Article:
Saints offense has kept playoff-savvy core intact
(AP) — As Drew Brees heads into the playoffs with New Orleans for a fifth time in eight years, he has a lot of familiar faces joining him.
Five key players on this season’s offense were part of the 2006 Saints, who went to the NFC title game. Two more arrived a season later and were part of the 2009 Super Bowl team.
They hope their experience together aids them as they prepare to make another postseason run, starting in Philadelphia on Saturday night.
“We have been through a lot together,” said Brees, who has been teammates with receivers Marques Colston and Lance Moore, as well as offensive linemen Jahri Evans and Zach Strief, for eight years. “We know the expectation level. We know the preparation. I think there is a level of pride that comes along with that — and accountability. You want to perform well for each other. You know how much we have invested.”
In 2007, receiver Robert Meachem arrived as a first-round draft choice and running back Pierre Thomas as an undrafted free agent. They were key contributors on the 2009 team that won a Super Bowl.
Meachem left in 2012 when he was offered a free agent deal by San Diego that New Orleans wasn’t willing to match. But he struggled in to fit in with the Chargers’ offense, and when San Diego released him at the end of this past preseason, Saints coach Sean Payton acted quickly to bring him back to New Orleans.
Meachem has not been as productive this season as his previous three in New Orleans, but he’s had some big catches, including a pair of touchdowns in victories over Arizona and Tampa Bay.
Meachem acknowledged a greater comfort level when he returned to New Orleans.
“To me, they’re like your family away from family,” said Meachem, recalling how supportive Brees, Colston and Moore were when he was struggling with a knee injury early in his career, and then when he was working to refine his techniques and pre-snap reads.
“They went above and beyond to help me get better,” Meachem said. “For me, having Colston, Lance, Pierre, Drew and Strief — the guys who were here when I was here — means a lot. ... You see how happy they are when you have success because we worked so hard together and it pays off.”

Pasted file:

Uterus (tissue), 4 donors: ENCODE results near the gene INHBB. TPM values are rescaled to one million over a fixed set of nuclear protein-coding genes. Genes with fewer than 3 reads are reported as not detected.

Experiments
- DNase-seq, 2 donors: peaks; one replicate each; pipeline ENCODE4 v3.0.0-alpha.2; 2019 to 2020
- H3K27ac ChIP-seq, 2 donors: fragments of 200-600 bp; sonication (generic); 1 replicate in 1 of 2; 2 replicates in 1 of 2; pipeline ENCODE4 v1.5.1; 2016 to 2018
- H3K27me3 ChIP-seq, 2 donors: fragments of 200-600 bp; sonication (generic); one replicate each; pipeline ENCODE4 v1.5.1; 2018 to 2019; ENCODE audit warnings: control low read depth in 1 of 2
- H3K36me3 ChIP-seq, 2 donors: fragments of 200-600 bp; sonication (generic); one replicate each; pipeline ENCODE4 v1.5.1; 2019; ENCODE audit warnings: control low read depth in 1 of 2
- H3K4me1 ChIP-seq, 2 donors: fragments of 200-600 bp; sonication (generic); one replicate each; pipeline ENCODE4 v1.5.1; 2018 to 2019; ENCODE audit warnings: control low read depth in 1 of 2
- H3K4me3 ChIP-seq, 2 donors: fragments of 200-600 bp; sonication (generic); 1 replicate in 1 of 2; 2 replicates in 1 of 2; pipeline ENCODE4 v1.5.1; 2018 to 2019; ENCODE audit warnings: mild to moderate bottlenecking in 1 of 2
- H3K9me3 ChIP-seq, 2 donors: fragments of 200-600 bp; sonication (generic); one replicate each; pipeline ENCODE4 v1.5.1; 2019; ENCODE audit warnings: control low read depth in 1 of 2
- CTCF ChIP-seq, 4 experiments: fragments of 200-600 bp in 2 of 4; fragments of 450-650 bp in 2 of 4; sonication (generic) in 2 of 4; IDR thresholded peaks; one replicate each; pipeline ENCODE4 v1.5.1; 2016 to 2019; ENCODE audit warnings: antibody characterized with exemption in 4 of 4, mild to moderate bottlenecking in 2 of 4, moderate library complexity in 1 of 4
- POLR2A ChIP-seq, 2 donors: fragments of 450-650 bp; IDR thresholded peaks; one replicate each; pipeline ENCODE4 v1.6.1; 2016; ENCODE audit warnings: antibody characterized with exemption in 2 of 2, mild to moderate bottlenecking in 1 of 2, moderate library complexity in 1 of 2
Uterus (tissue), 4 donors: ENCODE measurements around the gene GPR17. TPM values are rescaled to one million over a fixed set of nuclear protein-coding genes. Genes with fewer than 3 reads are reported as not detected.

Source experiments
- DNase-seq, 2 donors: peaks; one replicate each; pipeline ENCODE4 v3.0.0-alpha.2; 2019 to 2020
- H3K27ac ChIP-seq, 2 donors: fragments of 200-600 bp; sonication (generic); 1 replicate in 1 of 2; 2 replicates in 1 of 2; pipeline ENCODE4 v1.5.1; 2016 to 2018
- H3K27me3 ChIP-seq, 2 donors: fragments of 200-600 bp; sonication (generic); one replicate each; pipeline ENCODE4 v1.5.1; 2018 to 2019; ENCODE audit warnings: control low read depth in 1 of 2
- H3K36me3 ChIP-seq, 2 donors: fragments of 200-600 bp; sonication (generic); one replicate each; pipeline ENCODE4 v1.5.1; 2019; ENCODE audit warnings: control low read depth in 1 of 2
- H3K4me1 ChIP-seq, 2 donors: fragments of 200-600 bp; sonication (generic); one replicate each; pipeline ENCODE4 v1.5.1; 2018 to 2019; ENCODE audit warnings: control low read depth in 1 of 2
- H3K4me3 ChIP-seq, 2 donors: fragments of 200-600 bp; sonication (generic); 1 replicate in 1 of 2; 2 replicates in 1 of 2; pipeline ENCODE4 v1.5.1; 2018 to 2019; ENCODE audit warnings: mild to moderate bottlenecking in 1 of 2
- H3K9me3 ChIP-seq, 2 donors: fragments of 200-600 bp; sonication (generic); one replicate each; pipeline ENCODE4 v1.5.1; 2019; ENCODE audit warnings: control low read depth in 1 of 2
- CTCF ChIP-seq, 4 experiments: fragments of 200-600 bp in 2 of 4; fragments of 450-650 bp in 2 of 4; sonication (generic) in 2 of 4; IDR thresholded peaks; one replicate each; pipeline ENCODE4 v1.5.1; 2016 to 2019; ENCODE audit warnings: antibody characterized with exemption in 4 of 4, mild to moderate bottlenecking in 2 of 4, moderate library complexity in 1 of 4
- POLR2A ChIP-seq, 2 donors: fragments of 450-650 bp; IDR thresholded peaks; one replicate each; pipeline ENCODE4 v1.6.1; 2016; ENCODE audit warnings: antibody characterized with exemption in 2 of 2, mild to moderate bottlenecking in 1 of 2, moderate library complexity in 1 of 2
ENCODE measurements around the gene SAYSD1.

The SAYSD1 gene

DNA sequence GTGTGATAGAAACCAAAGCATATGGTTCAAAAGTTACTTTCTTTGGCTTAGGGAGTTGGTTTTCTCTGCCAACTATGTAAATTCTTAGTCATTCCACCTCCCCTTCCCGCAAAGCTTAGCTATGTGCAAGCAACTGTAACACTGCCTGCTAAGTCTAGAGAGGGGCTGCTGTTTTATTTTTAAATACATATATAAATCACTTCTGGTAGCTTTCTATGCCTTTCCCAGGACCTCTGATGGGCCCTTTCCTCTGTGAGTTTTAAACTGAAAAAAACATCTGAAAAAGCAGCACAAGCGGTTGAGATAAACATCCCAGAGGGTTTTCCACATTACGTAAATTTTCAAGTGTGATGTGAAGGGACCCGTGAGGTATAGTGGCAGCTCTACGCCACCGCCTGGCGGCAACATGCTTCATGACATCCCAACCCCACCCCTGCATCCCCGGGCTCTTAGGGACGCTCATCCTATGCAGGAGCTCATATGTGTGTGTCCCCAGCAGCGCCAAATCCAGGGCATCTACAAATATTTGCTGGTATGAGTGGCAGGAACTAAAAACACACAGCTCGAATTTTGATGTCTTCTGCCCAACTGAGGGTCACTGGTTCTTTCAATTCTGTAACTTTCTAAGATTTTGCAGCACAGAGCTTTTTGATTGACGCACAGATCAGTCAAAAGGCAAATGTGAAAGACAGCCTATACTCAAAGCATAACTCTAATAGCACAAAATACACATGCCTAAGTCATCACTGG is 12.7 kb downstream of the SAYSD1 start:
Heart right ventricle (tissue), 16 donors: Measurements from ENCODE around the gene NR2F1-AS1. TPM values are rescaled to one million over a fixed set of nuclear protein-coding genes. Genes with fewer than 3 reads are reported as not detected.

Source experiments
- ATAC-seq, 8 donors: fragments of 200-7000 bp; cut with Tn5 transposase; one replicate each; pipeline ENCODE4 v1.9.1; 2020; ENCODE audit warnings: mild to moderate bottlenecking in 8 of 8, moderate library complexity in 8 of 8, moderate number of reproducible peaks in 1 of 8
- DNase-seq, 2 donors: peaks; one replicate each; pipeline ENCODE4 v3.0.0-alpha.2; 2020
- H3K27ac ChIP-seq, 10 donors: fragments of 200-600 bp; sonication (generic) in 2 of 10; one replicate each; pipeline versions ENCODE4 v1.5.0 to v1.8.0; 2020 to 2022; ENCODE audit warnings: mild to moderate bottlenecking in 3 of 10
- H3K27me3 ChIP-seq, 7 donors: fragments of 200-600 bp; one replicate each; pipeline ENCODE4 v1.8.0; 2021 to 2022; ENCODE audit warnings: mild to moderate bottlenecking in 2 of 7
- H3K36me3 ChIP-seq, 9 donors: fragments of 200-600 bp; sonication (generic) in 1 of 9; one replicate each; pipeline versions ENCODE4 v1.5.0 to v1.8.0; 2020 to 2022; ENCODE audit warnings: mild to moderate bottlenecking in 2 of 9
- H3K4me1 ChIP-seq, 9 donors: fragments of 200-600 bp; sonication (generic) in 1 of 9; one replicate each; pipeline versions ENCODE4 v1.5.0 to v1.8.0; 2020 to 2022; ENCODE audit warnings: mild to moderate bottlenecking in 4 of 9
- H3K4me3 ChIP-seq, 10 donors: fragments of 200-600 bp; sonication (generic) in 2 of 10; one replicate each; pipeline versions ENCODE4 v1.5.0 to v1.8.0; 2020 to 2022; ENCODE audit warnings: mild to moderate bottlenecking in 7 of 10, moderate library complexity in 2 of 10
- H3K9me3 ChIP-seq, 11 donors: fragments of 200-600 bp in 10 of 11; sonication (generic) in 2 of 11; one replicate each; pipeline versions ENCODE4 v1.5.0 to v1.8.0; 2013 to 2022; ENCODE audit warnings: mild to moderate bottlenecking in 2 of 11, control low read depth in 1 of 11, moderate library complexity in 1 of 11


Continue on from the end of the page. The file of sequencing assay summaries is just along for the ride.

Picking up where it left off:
Moore said the Saints shouldn’t underestimate the Eagles simply because they don’t have as many players who’ve experienced winning in the postseason together. Experience, he said, is not an overriding factor in who wins in the NFL.
For Moore, the longevity of key players on the Saints’ offense was more a testament to their unselfishness and commitment to Payton’s offensive system.
“We almost have an ultimate trust for each other and one thing that this team specifically does is we want everybody to be successful,” Moore said. “That’s something that could be somewhat unique in that we’re all like that. The result of the whole is more important than each other’s success and I think that’s why we’ve been able to be so good here.”
During the last eight seasons, Brees has passed for 38,733 yards, more than any other NFL quarterback during that span. Colston, Moore and Meachem have had a lot to do with that, as has Thomas, with his knack for turning screens into big gains.
More recently, tight end Jimmy Graham, drafted in 2010, and running back Darren Sproles, signed as a free agent in 2011, have blended well into an offense that ranked fourth in the NFL this season, averaging 399.4 yards per game while Brees eclipsed 5,000 yards passing for an unprecedented fourth time.
Now the Saints are in the playoffs for the fourth time in five years, and they confident that their chemistry and experience makes them a particularly strong No. 6 seed.
“I would say it is pretty rare that you have that many guys to be here for that period of time,” Brees said. “When it is all said and done, if we can look back and say man, we did some pretty special stuff together regular season, playoffs, championships, that’s what it is all about.”